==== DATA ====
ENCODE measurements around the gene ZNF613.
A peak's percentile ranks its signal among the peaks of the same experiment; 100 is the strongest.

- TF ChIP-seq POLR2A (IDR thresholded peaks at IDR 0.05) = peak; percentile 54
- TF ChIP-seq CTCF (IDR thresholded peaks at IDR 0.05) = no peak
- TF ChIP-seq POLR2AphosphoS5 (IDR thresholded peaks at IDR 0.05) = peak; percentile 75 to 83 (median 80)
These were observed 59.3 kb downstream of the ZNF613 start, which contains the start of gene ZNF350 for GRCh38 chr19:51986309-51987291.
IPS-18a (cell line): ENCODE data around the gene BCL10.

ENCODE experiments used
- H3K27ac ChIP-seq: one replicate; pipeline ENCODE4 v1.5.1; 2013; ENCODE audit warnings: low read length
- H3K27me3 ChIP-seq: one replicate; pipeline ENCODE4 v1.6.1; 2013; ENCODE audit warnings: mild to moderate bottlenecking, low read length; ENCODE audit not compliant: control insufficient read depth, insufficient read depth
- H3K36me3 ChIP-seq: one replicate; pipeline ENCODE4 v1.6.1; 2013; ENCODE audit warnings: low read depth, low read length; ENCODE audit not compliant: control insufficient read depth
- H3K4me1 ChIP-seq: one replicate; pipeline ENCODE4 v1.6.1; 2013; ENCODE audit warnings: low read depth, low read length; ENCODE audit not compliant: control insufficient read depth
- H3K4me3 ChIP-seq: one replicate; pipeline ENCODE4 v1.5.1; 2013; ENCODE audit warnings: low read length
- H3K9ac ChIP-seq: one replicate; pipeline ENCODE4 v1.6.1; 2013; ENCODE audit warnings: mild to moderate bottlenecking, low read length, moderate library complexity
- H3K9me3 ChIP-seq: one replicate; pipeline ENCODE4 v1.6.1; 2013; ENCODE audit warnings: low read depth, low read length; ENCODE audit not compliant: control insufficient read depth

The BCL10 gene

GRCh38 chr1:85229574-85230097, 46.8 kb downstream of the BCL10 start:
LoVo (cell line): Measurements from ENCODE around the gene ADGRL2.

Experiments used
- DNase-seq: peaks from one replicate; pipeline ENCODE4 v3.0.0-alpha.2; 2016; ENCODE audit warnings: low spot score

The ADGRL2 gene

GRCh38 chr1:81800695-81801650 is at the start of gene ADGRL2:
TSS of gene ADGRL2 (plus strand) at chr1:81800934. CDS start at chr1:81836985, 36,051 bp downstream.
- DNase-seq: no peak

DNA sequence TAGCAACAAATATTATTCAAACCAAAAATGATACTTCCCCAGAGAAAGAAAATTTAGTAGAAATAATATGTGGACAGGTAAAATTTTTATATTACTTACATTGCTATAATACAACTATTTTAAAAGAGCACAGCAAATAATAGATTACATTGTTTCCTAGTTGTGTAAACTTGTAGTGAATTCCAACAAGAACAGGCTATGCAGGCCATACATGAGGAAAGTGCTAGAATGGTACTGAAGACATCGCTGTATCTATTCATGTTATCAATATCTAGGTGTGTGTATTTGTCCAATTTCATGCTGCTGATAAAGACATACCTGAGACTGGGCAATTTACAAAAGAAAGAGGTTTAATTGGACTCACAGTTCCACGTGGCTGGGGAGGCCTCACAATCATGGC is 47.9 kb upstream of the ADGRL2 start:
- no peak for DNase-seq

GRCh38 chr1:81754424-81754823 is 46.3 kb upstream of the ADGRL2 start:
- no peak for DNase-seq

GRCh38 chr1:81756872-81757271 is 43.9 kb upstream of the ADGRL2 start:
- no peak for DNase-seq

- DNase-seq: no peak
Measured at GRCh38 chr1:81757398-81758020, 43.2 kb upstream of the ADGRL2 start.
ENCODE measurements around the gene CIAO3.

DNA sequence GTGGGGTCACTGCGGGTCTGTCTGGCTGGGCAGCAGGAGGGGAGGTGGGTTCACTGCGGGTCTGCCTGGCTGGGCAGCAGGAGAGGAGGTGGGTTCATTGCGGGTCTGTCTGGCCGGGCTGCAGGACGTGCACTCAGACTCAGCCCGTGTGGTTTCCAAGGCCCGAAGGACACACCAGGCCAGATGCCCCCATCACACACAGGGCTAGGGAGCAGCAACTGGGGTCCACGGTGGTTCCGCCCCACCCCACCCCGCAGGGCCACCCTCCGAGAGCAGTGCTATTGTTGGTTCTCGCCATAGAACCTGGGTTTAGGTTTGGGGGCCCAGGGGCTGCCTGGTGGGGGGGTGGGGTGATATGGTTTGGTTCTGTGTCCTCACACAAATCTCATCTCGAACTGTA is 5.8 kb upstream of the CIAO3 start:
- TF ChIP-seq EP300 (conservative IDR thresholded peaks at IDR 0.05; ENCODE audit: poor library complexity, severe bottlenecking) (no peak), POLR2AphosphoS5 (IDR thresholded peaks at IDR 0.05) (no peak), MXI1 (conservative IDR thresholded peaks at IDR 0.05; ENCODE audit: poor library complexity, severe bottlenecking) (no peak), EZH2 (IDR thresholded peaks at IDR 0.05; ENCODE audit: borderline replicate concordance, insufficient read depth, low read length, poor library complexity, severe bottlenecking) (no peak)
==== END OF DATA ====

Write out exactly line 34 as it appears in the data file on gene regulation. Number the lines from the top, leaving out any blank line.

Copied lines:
DNA sequence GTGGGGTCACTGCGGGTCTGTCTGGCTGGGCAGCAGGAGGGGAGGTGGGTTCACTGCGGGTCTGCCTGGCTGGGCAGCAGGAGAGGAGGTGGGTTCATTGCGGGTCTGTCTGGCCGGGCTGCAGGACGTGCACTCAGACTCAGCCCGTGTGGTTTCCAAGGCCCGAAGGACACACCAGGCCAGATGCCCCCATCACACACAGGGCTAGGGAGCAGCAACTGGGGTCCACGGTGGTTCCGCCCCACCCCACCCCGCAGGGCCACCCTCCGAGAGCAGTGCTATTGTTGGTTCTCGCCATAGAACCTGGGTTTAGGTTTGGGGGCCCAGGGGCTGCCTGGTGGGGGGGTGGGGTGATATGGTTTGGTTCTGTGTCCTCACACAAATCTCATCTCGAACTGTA is 5.8 kb upstream of the CIAO3 start: